Welcome to Weekend Wonderings. We’ve moved the schedule up a bit, so rather than musing on Mondays, we’ll be wondering on the weekend. We may even wander a bit, too. So, please grab whatever you drink on a Sunday afternoon and join me.
A couple of items from the medical front this week. The first announcement is this:
The National Cancer Institute (NCI) has awarded a five-year, $11.3 million grant to a team of researchers at The Ohio State University Comprehensive Cancer Center – Arthur G. James Cancer Hospital and Richard J. Solove Research Institute (OSUCCC – James) to further their studies on thyroid cancer.
The NCI estimates that there will be over 60,000 occurrences of thyroid cancer, resulting in over 1,800 deaths this year. This is a disease that needs to be detected and dealt with early. While still in Local Stage (thyroid tissue) the 5-year relative survival rate is 99.9%. Once it metastasizes, the 5-year rate drops to 55%. There is no clear cause of thyroid cancer, so clearly research into causes will help with prevention and treatment.
I ran across this next item on my Twitter feed. No, seriously, I did.
In an unexpected finding, scientists have linked the activation of a stress gene in immune-system cells to the spread of breast cancer to other parts of the body.
Researchers say the study suggests this gene, called ATF3, may be the crucial link between stress and cancer, including the major cause of cancer death – its spread, or metastasis. Previous public health studies have shown that stress is a risk factor for cancer.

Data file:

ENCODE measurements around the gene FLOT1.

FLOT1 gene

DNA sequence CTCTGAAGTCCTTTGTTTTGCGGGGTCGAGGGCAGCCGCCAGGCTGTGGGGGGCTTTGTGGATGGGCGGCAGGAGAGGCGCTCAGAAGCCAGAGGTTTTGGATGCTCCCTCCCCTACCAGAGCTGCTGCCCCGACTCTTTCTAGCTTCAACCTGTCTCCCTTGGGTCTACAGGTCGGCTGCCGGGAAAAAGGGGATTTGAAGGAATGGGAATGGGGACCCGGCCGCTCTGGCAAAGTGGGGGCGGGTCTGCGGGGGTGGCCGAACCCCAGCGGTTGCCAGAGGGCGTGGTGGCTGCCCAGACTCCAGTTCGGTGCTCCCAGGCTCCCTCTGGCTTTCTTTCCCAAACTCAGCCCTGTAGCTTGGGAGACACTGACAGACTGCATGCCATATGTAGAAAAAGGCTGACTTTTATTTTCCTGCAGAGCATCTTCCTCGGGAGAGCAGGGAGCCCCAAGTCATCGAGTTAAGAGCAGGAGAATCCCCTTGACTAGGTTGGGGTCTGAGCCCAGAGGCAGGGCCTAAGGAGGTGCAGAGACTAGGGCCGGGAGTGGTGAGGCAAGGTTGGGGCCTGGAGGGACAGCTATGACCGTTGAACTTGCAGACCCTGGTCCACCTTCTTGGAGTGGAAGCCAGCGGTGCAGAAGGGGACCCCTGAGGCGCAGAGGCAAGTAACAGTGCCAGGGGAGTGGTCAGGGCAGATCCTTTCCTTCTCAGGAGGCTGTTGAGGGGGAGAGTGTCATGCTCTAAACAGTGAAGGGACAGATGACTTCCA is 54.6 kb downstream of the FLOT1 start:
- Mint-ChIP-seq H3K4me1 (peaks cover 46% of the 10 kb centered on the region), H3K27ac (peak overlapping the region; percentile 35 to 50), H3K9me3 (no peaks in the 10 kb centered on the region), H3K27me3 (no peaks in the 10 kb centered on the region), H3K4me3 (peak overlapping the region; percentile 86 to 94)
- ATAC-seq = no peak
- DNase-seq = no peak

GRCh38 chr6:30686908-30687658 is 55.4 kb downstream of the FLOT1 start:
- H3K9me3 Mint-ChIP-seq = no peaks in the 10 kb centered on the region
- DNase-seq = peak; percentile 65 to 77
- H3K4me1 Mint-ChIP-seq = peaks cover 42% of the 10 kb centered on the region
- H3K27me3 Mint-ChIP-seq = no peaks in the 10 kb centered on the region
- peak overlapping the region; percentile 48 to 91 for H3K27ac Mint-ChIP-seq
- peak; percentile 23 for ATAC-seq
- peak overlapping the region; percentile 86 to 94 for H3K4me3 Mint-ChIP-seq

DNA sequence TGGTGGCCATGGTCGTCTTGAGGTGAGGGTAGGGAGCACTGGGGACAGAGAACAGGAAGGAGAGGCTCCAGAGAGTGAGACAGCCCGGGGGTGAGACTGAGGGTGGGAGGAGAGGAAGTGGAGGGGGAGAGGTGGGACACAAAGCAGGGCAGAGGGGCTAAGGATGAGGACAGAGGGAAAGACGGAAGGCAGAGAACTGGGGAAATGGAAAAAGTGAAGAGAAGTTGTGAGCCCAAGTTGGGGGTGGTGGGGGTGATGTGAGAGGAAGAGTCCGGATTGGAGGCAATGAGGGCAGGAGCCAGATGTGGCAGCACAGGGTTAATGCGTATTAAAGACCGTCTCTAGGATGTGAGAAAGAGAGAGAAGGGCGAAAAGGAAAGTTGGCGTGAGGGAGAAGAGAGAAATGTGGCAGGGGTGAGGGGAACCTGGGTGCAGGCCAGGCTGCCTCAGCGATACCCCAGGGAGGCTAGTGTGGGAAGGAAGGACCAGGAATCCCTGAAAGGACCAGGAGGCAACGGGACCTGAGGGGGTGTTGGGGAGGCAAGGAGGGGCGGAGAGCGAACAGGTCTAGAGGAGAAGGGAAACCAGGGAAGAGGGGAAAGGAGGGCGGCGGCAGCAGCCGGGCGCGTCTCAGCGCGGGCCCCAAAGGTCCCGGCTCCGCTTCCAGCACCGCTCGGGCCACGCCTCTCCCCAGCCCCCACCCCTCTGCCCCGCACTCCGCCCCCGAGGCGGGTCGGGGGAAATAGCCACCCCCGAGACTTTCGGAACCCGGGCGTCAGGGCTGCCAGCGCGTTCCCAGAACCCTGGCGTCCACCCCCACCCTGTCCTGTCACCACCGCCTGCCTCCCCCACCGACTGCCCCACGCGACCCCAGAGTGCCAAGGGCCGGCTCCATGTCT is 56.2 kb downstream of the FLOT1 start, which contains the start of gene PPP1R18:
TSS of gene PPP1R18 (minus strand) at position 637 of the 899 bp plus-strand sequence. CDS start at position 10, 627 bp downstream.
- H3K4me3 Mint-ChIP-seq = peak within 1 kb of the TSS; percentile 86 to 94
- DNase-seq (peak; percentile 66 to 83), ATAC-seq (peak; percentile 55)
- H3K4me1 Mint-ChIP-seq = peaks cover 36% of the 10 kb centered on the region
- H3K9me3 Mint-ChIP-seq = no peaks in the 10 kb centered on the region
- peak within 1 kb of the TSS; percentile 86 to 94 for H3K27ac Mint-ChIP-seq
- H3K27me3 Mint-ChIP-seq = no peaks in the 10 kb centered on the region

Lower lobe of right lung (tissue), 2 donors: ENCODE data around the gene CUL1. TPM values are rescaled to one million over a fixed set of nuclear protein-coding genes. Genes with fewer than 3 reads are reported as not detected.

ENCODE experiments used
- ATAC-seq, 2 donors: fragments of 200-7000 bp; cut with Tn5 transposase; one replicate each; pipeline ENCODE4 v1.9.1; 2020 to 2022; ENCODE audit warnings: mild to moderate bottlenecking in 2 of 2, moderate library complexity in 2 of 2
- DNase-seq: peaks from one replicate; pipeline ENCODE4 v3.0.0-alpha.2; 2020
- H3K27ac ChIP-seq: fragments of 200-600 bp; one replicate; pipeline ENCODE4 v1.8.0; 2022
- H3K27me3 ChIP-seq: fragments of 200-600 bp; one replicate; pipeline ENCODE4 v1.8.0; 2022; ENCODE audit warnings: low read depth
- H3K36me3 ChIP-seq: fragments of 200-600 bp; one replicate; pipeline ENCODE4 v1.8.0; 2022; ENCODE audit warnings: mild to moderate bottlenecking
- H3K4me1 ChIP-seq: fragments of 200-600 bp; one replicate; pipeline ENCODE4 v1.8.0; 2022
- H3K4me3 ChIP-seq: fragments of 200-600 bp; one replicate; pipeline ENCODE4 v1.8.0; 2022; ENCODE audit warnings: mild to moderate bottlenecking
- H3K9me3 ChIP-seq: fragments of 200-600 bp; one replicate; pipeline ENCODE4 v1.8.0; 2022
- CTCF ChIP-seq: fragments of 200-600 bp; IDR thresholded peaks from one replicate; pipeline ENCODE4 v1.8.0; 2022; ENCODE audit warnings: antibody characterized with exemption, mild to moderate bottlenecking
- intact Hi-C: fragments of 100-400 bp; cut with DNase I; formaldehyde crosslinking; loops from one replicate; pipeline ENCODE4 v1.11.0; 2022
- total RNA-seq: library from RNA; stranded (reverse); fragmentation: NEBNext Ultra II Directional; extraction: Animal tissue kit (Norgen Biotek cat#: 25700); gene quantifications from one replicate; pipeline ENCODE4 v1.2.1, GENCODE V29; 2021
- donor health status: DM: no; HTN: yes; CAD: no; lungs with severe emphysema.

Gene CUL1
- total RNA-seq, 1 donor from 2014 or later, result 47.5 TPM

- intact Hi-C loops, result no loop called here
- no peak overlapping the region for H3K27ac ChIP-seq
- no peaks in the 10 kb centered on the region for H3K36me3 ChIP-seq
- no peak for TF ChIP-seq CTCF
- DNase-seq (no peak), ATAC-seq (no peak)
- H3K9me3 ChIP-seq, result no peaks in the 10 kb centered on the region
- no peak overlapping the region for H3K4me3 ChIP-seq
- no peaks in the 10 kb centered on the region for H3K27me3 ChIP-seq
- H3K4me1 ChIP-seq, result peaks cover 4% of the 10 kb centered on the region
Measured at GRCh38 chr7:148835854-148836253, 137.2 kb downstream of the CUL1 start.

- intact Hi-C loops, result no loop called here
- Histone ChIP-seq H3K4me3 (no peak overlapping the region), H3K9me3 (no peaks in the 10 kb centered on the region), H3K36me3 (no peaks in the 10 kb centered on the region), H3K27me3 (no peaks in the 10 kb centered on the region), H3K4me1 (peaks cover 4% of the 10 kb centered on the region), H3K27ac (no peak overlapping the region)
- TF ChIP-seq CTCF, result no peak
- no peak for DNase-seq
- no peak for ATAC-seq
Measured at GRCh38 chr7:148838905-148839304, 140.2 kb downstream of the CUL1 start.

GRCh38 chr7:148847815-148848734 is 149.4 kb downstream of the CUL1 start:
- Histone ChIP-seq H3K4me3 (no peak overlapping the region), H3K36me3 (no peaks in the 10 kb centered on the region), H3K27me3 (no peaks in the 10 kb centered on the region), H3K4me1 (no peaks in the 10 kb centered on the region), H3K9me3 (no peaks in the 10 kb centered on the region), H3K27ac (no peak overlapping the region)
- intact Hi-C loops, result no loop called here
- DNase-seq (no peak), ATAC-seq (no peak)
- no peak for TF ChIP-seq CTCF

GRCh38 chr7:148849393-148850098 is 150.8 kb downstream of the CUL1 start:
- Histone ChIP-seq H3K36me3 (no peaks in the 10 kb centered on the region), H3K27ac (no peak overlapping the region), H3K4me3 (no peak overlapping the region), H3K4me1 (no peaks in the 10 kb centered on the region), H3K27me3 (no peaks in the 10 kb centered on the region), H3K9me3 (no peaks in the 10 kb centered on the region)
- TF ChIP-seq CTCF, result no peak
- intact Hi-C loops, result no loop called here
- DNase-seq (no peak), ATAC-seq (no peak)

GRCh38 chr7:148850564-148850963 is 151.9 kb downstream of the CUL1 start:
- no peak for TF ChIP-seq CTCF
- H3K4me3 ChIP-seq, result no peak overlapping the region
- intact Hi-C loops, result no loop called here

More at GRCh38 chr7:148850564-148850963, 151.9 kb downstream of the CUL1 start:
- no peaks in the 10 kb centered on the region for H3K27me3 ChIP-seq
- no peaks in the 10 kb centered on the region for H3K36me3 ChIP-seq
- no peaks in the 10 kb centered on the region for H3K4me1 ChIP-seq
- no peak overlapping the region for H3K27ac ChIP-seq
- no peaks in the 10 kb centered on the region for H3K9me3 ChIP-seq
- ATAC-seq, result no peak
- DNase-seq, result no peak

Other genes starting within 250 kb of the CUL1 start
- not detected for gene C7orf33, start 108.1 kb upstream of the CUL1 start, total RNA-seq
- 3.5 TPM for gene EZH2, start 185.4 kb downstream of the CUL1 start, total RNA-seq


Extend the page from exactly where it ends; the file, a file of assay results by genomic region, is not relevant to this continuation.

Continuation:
In effect, stress contributes significantly to cancer tumors avoiding, if you will, the body’s immune system cells and allowing it to metastasize to other parts of the body. At that point, not much good can happen. So, only somewhat tongue-in-cheek, you need to chill out on Saturdays. So, if Jason is asking you to temper your expectations to reduce stress levels, he’s only thinking of your health.
Commentary Civil(ity) War
I caught this video over lunch Thursday and enjoyed it quite a bit. The fact that two people with opposing positions on a controversial topic can can an even-keeled, respectful discussion marked with civility was encouraging to me. After all, folks are the same as people. Perhaps we can keep our minds open and learn about civil discourse through the Australians (Charles’ influence perhaps?). Maybe we can apply the same tone in sports discussions.
Sticking with civil discourse, I see where two former college coaches have offered up how they would have dealt with Johnny Manziel’s reaction to being pulled by Coach Sumlin.
Barry Switzer said Manziel’s actions wouldn’t have been tolerated in his day.
“I’m certainly disappointed in his actions. For him to act so arrogant, I wanted to jerk his face mask and I wanted to grab him. Of course you get fired for that now; in the old days you could get away with that. It’s the world we live in. It’s a misplaced value system. When I see this happen I wonder where the core value system comes from, if he has a core value system. This young man needs a damn hell of a lot of development.”
Meanwhile, Lou Holtz;
“I would have grabbed him by the throat.”
Barry, Lou; where’s your sense of restraint? OK, look, I’ll give you that Woody could get exercised at times, to no one’s good. However, to his credit, he wasn’t above releasing his displeasure upon inanimate objects.
Hayes: Aren’t you going to call that penalty?
Markbreit: What penalty?
Hayes: That interference call.
Markbreit: I was 40 yards away. How can I call it?
Hayes: I was 50 yards away and I could have called it!
I think that we know what happens next:
That confrontation landed Hayes one 15-yard penalty. Nonplussed, Hayes was dragged by fellow coaches and players back to the sideline, where he—not making this up—destroyed the down marker and ball marker, resulting in another 15-yard penalty and an ejection from the game.
And down markers lived in fear of their well-being throughout most of the 70′s.